Wendy has a Ph.D. in Adult Education and a Master's Degree in Business Management. She has 10 years experience working in higher education.
Differentiating Alliteration and Examples
Did you know that alliteration is derived from latira, the Latin word for letters of the alphabet? It makes it a bit confusing because it's not about the same letter, but actually the same sound. Alliteration is using the same sound repetitiously in a sentence or phrase. When teaching alliteration, it is important to focus on this and not simply looking for the same letters.
For example, climate change is not alliteration even though both words start with the same letter; whereas flip phone is alliteration due to the same f and ph sound. Most often, however, the words that make alliterations have both the same sound and letter, such as delicious donut and weeping willows. Teachers just need to be aware to clarify this to students so they fully understand alliteration.
Although alliteration is first introduced in preschool, teachers should continually reinforce learning and help students develop a deeper understanding as they mature.
- Tongue twisters - One of the easiest ways to introduce students to alliteration is through fun tongue twisters such as Sally sells seashells by the seashore and Peter Piper picked a peck of pickled peppers. Reading aloud and having students repeat silly phrases help with the understanding of similar sounds. At this stage, students will not fully understand alliteration, but it introduces the concept at an early age.
- Writing tongue twisters - Teachers can build on tongue twisters by having students write their own. If students are having a difficult time matching sounds, teachers can create a word wall to help get them started. This will help students identify words that have similar starting sounds and not just letters and they can use this to help prompt their writing.
- Acrostic poems - Have students create acrostic poems using their name or a special word. For each letter of the word, students should write words or phrases about the main word.
- Fictional characters - Younger students can also identify with their favorite cartoon or fiction character such as Bugs Bunny, Mickey Mouse, or Peter Parker. Ask students which other cartoons or figures have alliteration in their names. (Hint for upper elementary students: Harry Potter characters have many!)
- Branding and Marketing - Students can identify various brands and slogans that use alliteration. PowerPoint, Coca-Cola, and Best Buy are examples of popular brands and products. Teachers can ask students to write slogans for products using alliteration and discuss how this is a way advertising departments help build brand recognition. Creating posters with their own brands and slogans can help them see the value in using alliteration in marketing.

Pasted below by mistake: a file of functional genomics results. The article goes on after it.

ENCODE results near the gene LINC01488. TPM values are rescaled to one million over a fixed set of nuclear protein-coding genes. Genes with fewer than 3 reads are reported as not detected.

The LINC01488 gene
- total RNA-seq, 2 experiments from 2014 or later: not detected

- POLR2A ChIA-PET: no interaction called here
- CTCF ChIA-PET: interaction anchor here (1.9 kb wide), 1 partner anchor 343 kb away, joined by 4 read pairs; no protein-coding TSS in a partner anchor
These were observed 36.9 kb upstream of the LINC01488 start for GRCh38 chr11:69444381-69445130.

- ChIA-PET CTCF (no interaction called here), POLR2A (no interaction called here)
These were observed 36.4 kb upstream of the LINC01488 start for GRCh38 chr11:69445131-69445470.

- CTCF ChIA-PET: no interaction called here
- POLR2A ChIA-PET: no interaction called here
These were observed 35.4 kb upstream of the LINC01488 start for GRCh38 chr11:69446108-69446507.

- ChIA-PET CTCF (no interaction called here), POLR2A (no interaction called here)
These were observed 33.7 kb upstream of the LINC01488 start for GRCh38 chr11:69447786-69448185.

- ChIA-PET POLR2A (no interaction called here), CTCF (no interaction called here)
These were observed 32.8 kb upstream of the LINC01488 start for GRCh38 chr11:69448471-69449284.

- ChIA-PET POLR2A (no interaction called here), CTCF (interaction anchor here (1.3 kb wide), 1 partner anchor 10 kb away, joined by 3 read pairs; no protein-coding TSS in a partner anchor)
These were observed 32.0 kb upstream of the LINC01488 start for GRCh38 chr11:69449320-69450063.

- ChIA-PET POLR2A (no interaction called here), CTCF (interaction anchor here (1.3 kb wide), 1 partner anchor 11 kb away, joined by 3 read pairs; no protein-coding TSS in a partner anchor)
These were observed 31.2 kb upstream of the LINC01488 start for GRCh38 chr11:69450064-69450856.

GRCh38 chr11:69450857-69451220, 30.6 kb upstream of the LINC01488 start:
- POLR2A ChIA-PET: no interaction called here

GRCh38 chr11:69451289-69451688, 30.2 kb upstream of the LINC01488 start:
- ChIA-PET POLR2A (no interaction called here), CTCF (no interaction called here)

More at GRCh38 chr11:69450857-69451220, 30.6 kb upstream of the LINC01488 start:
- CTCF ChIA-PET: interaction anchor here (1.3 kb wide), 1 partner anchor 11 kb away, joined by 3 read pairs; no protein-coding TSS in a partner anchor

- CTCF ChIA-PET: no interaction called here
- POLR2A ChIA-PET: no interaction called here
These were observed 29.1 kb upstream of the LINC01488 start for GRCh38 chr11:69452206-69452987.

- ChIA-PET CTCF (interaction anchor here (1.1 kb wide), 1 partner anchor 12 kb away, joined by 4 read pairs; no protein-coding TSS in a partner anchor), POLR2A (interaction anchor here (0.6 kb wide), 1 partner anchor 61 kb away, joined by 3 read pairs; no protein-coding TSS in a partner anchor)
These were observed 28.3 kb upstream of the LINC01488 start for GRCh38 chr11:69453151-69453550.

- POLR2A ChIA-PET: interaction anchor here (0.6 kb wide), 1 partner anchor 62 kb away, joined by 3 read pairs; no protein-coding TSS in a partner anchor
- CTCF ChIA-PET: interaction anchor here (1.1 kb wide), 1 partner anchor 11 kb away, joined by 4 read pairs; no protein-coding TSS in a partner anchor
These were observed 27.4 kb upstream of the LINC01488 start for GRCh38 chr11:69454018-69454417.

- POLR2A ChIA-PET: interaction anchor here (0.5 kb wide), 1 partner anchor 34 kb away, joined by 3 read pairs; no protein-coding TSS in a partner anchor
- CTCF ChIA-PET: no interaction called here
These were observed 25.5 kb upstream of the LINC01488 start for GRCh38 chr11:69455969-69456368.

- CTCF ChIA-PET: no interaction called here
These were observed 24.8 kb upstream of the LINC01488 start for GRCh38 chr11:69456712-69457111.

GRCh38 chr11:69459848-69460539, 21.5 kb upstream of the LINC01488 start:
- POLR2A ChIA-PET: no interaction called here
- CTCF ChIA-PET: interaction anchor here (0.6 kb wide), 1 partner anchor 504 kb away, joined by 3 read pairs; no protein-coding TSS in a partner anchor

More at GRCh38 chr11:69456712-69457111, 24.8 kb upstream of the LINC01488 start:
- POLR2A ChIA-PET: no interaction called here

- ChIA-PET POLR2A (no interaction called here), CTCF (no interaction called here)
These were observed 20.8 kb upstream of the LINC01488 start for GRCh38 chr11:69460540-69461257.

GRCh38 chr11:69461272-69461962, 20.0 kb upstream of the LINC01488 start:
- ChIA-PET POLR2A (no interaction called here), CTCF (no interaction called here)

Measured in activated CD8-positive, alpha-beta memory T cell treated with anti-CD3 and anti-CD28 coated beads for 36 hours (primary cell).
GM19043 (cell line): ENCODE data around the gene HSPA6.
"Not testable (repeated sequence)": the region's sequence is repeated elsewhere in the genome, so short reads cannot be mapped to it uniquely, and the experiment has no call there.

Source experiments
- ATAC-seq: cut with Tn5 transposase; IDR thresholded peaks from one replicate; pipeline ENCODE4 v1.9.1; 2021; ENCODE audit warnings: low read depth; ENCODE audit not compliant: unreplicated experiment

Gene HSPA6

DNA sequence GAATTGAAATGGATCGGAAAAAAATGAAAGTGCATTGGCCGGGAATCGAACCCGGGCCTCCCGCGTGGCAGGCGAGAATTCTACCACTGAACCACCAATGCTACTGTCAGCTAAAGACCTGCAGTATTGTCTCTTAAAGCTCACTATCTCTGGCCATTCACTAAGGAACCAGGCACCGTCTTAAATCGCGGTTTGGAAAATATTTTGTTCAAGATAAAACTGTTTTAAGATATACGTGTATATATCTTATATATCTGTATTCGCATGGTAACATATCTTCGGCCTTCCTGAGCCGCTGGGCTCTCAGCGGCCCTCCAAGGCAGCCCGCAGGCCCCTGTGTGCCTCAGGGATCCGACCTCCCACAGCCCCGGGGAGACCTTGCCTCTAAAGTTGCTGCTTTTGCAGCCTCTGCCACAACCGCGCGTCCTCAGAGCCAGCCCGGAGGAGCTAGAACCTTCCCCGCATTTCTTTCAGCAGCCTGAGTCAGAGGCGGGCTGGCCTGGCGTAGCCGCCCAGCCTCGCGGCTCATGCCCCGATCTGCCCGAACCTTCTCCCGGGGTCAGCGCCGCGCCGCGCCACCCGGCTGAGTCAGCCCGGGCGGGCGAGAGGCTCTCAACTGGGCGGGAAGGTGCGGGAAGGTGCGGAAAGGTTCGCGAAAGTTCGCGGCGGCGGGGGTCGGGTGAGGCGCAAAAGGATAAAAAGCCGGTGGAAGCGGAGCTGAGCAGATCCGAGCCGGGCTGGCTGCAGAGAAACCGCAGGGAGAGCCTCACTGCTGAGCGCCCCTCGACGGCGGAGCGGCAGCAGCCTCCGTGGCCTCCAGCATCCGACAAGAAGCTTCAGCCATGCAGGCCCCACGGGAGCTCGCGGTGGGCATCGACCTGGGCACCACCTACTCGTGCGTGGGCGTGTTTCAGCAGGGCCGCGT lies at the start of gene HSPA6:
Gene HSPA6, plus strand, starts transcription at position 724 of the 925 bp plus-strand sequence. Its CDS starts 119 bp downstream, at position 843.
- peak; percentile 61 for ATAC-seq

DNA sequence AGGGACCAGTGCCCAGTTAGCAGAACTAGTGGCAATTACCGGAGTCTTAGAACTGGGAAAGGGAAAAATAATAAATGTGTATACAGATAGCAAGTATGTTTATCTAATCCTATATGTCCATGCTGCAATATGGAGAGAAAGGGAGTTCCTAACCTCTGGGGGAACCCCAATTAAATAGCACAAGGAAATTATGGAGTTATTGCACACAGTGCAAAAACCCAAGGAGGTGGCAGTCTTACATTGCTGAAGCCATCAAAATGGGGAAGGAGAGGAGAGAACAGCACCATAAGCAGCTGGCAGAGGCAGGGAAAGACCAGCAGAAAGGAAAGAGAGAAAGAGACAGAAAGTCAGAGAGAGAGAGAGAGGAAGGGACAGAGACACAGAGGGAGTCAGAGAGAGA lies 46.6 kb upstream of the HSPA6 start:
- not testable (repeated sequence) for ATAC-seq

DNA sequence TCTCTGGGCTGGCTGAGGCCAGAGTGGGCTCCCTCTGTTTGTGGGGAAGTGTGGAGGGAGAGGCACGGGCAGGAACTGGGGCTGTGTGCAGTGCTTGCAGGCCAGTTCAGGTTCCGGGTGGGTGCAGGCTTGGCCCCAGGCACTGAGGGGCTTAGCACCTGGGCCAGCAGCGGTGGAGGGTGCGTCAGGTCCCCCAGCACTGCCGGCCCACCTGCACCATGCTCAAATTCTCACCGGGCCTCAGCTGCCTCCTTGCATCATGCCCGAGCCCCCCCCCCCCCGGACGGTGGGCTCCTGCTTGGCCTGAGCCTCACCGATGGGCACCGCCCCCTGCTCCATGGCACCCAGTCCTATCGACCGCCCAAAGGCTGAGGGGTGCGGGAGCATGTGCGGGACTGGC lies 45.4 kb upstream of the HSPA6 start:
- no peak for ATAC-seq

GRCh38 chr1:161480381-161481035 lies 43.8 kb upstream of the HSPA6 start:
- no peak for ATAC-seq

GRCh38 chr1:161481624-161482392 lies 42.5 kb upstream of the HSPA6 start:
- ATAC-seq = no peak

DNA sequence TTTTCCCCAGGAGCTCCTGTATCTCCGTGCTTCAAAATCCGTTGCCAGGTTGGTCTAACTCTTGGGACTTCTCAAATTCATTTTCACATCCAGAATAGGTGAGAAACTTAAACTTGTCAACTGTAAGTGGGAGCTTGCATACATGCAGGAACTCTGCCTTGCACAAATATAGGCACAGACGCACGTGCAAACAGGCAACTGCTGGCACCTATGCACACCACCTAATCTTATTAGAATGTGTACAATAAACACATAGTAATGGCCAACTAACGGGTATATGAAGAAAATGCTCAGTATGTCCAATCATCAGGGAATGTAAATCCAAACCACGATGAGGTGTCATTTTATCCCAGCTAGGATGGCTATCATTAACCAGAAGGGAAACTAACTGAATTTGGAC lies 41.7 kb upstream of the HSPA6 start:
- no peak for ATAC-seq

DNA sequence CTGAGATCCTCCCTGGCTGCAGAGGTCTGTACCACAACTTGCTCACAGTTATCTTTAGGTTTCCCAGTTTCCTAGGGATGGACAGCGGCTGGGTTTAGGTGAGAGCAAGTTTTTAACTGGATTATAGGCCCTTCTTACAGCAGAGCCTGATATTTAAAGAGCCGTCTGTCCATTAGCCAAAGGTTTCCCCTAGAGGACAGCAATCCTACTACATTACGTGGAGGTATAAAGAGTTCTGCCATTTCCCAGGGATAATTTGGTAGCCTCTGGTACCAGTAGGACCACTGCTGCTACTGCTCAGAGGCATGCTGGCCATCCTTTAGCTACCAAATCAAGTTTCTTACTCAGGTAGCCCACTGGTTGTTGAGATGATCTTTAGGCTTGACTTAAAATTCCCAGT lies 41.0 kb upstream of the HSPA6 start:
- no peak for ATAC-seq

- Music lyrics - Play songs such as Far Away by Nickelback singing misused, mistakes, too long, too late or Joni Mitchell singing they paved paradise and put up a parking lot in Big Yellow Taxi. Ask students to listen to their favorite songs and identify any alliteration in the lyrics. Have them play it in front of the class and ask other students to identify the words and phrases. Teachers can also ask students to write their own song lyrics using alliteration.
- Comparing other literary devices - Students can help identify alliterations in idioms, such as gas guzzler, worry wart, and hit the hay. Discuss reasons why alliterations are often popular in idioms. This is a great way to combine and introduce other literary devices as well. This stage is also a good time to address similar literary devices to alliteration such as assonance and consonance.
- Speeches - Many popular speechwriters have used alliteration. Reviewing speeches such as Martin Luther King's I Have A Dream speech and the alliteration content of their character or John F. Kennedy's inaugural address in which he used phrases such as lead the land we love and writ may run can help students identify alliteration in a more complex way. After reviewing several speeches, ask students to write their own and include several alliterations to help make it memorable.
- Historical literature - Students can identify alliteration in William Shakespeare's works such as Sonnet XII when I do count the clock that tells the time and Edgar Allan Poe's The Raven where lines such as while I pondered, weak and weary are used. Allow students to explore meaningful texts using alliteration and discuss why this technique was used and what it conveys to readers.
Alliteration is a literary device which is often used in poetry, but can also be found in other literature as well as brands, slogans, and speeches. When introducing alliteration to students, it is important to emphasize the same sound, not necessarily the same letter. Various learning activities can be used to teach and reinforce alliteration such as identifying alliteration in tongue twisters, brand names, music lyrics, and historical speeches. Students can also create their own alliteration devices to solidify their learning.
Alliteration is amazing! Literary devices have depth and detail which makes reading delightful!
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